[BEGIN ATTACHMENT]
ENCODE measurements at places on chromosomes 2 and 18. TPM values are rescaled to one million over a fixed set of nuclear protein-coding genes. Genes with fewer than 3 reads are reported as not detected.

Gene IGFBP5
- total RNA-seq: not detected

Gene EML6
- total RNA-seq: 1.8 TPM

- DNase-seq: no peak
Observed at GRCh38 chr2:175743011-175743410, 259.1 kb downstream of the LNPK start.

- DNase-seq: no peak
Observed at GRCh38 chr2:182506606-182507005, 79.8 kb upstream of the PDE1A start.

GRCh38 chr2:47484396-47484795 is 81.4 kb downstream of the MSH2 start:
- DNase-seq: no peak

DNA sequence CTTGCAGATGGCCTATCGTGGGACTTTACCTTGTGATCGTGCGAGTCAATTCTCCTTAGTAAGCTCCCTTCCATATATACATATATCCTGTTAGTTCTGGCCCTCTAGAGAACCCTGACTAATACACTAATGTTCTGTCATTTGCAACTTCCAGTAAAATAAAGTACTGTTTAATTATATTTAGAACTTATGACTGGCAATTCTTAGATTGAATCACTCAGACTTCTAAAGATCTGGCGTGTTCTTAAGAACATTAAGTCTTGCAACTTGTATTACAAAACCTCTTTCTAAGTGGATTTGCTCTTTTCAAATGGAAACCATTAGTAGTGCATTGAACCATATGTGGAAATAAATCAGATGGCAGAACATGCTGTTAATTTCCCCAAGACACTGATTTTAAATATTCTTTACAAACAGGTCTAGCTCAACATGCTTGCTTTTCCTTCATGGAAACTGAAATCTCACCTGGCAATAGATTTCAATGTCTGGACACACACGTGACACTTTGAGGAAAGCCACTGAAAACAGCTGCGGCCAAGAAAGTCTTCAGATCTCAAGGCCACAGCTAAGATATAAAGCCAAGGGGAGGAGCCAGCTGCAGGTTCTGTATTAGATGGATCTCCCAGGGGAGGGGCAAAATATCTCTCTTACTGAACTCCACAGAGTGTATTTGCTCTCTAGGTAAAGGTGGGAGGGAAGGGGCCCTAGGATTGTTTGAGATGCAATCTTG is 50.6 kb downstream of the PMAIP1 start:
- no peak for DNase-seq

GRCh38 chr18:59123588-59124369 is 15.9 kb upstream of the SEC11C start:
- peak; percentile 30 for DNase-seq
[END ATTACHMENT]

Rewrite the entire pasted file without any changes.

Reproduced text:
ENCODE measurements at places on chromosomes 2 and 18. TPM values are rescaled to one million over a fixed set of nuclear protein-coding genes. Genes with fewer than 3 reads are reported as not detected.

Gene IGFBP5
- total RNA-seq: not detected

Gene EML6
- total RNA-seq: 1.8 TPM

- DNase-seq: no peak
Observed at GRCh38 chr2:175743011-175743410, 259.1 kb downstream of the LNPK start.

- DNase-seq: no peak
Observed at GRCh38 chr2:182506606-182507005, 79.8 kb upstream of the PDE1A start.

GRCh38 chr2:47484396-47484795 is 81.4 kb downstream of the MSH2 start:
- DNase-seq: no peak

DNA sequence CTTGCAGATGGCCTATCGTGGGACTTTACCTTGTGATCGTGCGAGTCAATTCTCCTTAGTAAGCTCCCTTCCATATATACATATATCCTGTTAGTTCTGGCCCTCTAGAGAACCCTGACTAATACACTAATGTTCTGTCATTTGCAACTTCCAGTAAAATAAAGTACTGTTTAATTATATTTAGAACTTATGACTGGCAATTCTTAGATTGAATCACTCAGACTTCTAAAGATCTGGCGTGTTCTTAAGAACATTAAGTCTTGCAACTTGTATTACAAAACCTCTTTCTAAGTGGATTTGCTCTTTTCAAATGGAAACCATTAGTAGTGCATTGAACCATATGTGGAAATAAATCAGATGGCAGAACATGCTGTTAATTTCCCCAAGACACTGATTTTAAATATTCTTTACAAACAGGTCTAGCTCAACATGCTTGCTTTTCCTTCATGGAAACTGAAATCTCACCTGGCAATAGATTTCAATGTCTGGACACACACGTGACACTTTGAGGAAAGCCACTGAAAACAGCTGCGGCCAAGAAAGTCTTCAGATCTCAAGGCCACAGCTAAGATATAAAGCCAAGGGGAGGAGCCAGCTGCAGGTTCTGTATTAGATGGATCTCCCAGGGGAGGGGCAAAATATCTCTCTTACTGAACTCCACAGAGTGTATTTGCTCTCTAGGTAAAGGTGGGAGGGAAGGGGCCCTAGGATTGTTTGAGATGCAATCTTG is 50.6 kb downstream of the PMAIP1 start:
- no peak for DNase-seq

GRCh38 chr18:59123588-59124369 is 15.9 kb upstream of the SEC11C start:
- peak; percentile 30 for DNase-seq